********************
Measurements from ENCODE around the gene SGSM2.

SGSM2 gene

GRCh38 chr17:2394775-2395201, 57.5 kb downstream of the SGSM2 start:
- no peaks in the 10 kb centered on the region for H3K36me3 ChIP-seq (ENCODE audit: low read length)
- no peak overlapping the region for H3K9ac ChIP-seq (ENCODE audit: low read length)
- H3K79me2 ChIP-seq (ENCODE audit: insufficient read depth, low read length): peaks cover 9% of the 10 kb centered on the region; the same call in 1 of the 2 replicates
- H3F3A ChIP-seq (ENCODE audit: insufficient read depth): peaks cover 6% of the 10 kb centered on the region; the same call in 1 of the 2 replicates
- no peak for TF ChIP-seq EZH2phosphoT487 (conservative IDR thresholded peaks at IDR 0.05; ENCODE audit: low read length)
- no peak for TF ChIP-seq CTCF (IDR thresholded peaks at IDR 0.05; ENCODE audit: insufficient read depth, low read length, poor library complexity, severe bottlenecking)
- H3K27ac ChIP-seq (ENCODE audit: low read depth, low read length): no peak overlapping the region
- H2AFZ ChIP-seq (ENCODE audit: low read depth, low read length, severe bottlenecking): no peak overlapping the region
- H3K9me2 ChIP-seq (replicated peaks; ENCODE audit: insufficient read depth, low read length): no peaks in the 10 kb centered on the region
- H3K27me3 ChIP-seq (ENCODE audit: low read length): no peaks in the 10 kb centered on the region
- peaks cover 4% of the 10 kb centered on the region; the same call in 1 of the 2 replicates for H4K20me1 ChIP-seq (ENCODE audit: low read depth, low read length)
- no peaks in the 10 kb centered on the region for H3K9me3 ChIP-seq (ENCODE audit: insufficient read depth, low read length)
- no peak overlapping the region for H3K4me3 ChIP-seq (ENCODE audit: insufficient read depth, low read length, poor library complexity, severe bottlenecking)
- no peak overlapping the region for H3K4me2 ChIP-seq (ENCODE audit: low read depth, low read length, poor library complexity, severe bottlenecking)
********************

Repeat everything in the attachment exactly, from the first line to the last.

Measurements from ENCODE around the gene SGSM2.

SGSM2 gene

GRCh38 chr17:2394775-2395201, 57.5 kb downstream of the SGSM2 start:
- no peaks in the 10 kb centered on the region for H3K36me3 ChIP-seq (ENCODE audit: low read length)
- no peak overlapping the region for H3K9ac ChIP-seq (ENCODE audit: low read length)
- H3K79me2 ChIP-seq (ENCODE audit: insufficient read depth, low read length): peaks cover 9% of the 10 kb centered on the region; the same call in 1 of the 2 replicates
- H3F3A ChIP-seq (ENCODE audit: insufficient read depth): peaks cover 6% of the 10 kb centered on the region; the same call in 1 of the 2 replicates
- no peak for TF ChIP-seq EZH2phosphoT487 (conservative IDR thresholded peaks at IDR 0.05; ENCODE audit: low read length)
- no peak for TF ChIP-seq CTCF (IDR thresholded peaks at IDR 0.05; ENCODE audit: insufficient read depth, low read length, poor library complexity, severe bottlenecking)
- H3K27ac ChIP-seq (ENCODE audit: low read depth, low read length): no peak overlapping the region
- H2AFZ ChIP-seq (ENCODE audit: low read depth, low read length, severe bottlenecking): no peak overlapping the region
- H3K9me2 ChIP-seq (replicated peaks; ENCODE audit: insufficient read depth, low read length): no peaks in the 10 kb centered on the region
- H3K27me3 ChIP-seq (ENCODE audit: low read length): no peaks in the 10 kb centered on the region
- peaks cover 4% of the 10 kb centered on the region; the same call in 1 of the 2 replicates for H4K20me1 ChIP-seq (ENCODE audit: low read depth, low read length)
- no peaks in the 10 kb centered on the region for H3K9me3 ChIP-seq (ENCODE audit: insufficient read depth, low read length)
- no peak overlapping the region for H3K4me3 ChIP-seq (ENCODE audit: insufficient read depth, low read length, poor library complexity, severe bottlenecking)
- no peak overlapping the region for H3K4me2 ChIP-seq (ENCODE audit: low read depth, low read length, poor library complexity, severe bottlenecking)